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    Womb for Rent: Surrogate Mothers in India

    continued...

    Another example of third-world exploitation? Globalization gone mad? The system certainly lends itself to the criticism that foreign women unwilling or unable to pay high Western fees happily exploit poor women at a tenth of the price it would cost back home. The system also avoids the legal red tape and ill-defined surrogacy laws women face in the U.S. (Not to mention that India, unlike some developing countries, has a fairly advanced medical system and doctors who speak English.) Or is it a mutually beneficial relationship?

    By some estimates, Indian surrogacy is already a $445-million-a-year business.

    Jessica Ordenes is a petite yoga-school proprietor from New Jersey. Hot, disoriented, jet-lagged, and alone — her husband, David, will join her in a week's time — she is sitting in an empty doctor's office at the Akanksha clinic, sipping fresh coconut juice and waiting for her daily hormone injection. A girlishly pretty woman with dark hair pulled back in a ponytail, Ordenes wears a crisp green shirt and a liberal slick of lip gloss ("to stop my lips from shriveling up in this heat," she explains after numerous reapplications). She has come to Anand because she felt, at age 40, that she was nearly out of time.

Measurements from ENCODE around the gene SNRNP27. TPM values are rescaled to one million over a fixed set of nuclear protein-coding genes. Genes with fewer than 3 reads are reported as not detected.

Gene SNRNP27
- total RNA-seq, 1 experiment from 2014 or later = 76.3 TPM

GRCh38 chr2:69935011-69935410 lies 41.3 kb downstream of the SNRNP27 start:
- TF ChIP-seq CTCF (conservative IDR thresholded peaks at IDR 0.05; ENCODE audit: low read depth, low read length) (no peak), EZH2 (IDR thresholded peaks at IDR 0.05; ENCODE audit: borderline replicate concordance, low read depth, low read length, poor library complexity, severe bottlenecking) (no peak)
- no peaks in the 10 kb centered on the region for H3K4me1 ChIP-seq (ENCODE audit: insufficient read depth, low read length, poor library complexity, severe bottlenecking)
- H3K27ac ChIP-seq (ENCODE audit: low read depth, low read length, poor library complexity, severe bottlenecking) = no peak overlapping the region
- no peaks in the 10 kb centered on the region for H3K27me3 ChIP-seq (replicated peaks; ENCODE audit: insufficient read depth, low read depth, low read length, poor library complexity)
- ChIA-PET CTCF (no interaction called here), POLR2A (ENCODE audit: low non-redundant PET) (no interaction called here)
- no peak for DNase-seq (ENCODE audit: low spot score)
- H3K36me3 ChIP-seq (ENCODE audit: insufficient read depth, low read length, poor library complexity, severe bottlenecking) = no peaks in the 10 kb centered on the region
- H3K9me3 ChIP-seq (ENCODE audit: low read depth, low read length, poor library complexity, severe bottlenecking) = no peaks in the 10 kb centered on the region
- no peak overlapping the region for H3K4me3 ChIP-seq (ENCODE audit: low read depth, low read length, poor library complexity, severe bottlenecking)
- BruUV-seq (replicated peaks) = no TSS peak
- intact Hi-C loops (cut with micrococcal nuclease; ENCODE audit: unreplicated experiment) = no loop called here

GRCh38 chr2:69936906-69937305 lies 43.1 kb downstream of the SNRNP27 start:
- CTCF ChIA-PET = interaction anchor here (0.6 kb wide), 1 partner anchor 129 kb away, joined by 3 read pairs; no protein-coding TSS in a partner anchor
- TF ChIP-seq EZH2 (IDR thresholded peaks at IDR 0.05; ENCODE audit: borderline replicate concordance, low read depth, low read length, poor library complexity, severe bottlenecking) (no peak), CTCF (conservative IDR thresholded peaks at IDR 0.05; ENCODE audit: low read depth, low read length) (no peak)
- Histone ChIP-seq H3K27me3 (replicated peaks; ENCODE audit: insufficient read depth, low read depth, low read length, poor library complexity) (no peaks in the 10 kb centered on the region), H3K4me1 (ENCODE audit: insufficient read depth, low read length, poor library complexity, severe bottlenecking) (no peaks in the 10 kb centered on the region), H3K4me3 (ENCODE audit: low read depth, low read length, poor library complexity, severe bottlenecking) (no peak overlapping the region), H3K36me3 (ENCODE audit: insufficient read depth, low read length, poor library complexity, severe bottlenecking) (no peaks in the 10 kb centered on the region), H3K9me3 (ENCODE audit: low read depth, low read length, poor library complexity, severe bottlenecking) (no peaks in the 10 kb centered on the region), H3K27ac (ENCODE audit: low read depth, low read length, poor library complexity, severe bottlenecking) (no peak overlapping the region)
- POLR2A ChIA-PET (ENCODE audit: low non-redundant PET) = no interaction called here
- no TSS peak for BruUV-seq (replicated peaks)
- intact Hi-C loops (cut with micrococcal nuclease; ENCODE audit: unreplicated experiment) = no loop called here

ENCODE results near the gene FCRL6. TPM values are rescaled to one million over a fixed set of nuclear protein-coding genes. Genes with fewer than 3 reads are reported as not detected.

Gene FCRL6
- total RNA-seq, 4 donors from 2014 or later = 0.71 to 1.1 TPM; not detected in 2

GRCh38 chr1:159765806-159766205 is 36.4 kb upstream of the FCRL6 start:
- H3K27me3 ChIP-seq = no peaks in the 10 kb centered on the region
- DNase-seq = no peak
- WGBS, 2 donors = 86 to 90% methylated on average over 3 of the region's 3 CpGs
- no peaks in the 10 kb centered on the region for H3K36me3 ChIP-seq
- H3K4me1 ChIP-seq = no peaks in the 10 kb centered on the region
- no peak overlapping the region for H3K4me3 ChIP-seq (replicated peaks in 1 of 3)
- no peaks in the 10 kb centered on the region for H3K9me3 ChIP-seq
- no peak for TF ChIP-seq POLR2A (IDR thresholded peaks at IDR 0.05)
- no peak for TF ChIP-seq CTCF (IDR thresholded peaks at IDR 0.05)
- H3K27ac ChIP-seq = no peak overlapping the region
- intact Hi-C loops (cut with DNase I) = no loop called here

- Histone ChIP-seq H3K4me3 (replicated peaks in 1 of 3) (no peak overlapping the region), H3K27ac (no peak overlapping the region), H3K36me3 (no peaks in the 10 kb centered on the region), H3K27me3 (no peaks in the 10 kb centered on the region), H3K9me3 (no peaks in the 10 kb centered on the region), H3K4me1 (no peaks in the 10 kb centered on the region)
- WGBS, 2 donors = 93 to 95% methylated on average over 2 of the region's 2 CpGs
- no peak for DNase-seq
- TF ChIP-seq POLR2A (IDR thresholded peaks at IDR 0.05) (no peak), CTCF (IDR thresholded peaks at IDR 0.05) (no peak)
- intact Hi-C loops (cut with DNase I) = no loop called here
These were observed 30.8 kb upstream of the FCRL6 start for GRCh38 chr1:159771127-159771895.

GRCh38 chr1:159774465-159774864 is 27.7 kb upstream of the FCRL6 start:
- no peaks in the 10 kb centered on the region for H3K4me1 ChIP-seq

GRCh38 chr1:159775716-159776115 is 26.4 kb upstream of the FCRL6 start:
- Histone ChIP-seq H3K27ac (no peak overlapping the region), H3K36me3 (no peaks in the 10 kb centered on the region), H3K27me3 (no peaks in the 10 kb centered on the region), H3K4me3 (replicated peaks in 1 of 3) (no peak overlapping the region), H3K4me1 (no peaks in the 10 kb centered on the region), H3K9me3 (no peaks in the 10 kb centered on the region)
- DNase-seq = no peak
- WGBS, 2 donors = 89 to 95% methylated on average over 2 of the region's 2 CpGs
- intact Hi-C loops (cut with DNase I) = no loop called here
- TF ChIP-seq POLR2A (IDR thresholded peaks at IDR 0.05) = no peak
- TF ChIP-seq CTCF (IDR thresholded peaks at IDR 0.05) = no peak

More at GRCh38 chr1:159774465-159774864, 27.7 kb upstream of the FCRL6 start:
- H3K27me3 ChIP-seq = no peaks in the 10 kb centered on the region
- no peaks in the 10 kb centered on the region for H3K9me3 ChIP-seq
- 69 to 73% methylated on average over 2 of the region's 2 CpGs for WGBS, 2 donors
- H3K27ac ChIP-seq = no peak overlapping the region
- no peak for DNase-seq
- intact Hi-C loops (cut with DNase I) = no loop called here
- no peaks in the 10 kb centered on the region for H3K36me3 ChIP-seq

Unable to get pregnant but still ovulating, she spent years unsuccessfully trying to arrange for a surrogate in the States to carry her biological child. "I was running out of eggs, running out of hope, and running out of patience with being treated like a number in the U.S. system," she says. "I read about this clinic online — I felt India was my last chance."

    Hearst Maireclaire Photo India Women Holding Hands

    Ordenes arrived a few days ago, checked in to the only hotel in town with air conditioning, and arrived within hours at the clinic, where she began having hormone treatments to stimulate her ovaries. In about 10 days, the eggs she produces will be extracted and fertilized with her husband's sperm. Two days after that, if all goes according to plan, some of the resulting embryos will be implanted into local surrogate Najima Vohra, a 30-year-old mother of two. Ordenes knows very little about the woman she hopes will carry her baby. She has met her only once, during a short session with Patel on the first day.

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